Threats to education amidst humanitarian and social challenges
South Sudan is facing a severe humanitarian emergency, affecting over 9.4 million people, including 5 million children. Years of civil war, political instability, and inter-ethnic conflicts have disrupted the foundations of lasting peace.
The country is also grappling with the adverse impacts of climate change, marked by alternating floods and droughts, significantly affecting agriculture, the primary source of livelihood along with livestock.
The crisis also given rise to negative survival strategies such as early/forced marriages, forced school dropouts leading to child labor in subsistence activities. State investment in essential services is minimal, resulting in low access to basic services, particularly education. Humanitarian Needs Overview 2023 data indicates that approximately 65% of an estimated 2.8 million school-aged children are out of school, with even lower rates for girls due to early marriages and family responsibilities.
Education crisis in remote South Sudan: AVSI's analysis of challenges in Kapoeta Regions
In rural and hard-to-reach areas like Kapoeta East and Kapoeta South counties, the education situation is dire, with 94% of the population reported to have never attended school according to AVSI's March 2023 multi-sectoral analysis.
The Toposa community in Greater Kapoeta is still sceptical about education, fearing it would undermine their cultural identity and expose girls to undesirable practices. Living a pastoralist life, they migrate with livestock to cattle camps, making it challenging for community members, especially children, to attend school.
Furthermore, the education system is significantly impacted by a lack of teachers. Prior to the 2013 crisis, schools in Greater Kapoeta relied on teachers from Kenya, Uganda, and other parts of Eastern Equatoria State.. The crisis and currency devaluation led to the departure of these teachers, creating a substantial void in the education system.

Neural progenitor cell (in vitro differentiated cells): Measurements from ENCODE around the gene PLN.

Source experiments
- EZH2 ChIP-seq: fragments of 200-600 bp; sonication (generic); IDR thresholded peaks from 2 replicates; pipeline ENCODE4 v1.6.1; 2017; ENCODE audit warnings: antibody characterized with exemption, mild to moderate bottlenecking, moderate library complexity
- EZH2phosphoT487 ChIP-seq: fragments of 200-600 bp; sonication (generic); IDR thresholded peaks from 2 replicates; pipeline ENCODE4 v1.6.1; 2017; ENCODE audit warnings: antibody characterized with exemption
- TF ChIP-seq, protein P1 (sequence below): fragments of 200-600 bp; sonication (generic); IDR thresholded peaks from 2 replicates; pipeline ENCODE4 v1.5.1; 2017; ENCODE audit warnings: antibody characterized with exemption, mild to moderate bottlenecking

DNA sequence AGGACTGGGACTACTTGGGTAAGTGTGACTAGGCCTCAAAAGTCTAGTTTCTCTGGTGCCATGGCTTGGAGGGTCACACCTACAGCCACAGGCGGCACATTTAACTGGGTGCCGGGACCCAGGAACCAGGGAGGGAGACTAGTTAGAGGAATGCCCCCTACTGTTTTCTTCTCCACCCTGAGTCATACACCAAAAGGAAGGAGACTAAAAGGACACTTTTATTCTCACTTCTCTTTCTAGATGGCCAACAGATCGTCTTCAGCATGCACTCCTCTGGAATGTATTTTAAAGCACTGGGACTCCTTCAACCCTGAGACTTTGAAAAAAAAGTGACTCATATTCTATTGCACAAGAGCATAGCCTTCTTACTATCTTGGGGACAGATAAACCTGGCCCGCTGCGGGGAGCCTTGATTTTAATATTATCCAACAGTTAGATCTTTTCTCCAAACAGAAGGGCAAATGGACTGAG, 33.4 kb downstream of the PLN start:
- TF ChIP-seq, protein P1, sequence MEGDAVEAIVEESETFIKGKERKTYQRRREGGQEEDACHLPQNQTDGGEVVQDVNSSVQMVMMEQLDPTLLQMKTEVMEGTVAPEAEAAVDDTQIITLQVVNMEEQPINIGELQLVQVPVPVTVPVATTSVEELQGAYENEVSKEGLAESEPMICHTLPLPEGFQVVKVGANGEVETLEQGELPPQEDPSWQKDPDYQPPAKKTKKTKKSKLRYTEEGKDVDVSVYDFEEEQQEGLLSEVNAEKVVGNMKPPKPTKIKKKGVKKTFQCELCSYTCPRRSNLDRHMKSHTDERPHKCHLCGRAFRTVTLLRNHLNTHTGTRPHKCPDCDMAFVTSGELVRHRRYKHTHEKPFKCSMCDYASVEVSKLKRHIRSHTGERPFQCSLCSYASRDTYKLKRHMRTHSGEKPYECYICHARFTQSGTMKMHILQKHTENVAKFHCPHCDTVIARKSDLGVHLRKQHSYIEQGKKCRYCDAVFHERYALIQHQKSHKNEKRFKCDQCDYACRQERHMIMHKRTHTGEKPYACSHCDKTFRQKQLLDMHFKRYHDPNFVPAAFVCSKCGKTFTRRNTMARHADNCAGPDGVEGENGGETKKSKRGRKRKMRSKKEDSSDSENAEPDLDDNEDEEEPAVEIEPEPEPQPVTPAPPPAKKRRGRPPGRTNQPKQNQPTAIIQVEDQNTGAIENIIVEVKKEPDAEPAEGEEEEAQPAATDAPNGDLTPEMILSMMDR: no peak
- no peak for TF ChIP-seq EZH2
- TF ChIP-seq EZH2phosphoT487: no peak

AVSI in Kapoeta Region to strengthen the education system
Since 2017, AVSI has been actively involved in educational interventions in Greater Kapoeta, operating in over 15 schools and supporting more than 20.000 students. The organization, with a focus on addressing the needs of vulnerable girls and boys in challenging areas like Kauto, has successfully bridged the educational gap in a region with one of the lowest literacy rates in the country. Significantly, AVSI has altered the composition of enrolled students, with a notable increase in the number of Toposa students compared to those from other tribes. This shift underscores AVSI's impact. AVSI has also reopened a primary school in Nanyangachor, providing support to over 400 vulnerable students, including street children and girls facing forced marriages, emphasizing its commitment to positively influencing education and community well-being in the region.
The boarding school initiative: Comprehensive support for child well-being in remote areas
AVSI's involvement in Greater Kapoeta goes beyond education by enhancing the role of boarding schools as holistic support systems. This approach addresses health, shelter, feeding, and childcare services to create safe spaces where children can learn and grow safely.
In South Sudan, boarding schools play a crucial role in meeting the unique needs of rural areas, particularly benefiting vulnerable groups like girls escaping early marriage. Additionally, providing school feeding in boarding schools not only ensure daily meals but also encourage attendance, gaining support from parents who recognize the institutions' impact on their children's formal and non-formal education.
The success of this initiative in Greater Kapoeta is attributed to a whole education approach. By focusing on a selected number of schools and revitalizing existing boarding schools, the initiative maximizes the utilization of available resources, avoiding the creation of new institutions prone to abandonment. This targeted strategy prioritizes the delivery of quality education, emphasizing teacher incentives, training, and support to improve the overall well-being of both teachers and learners.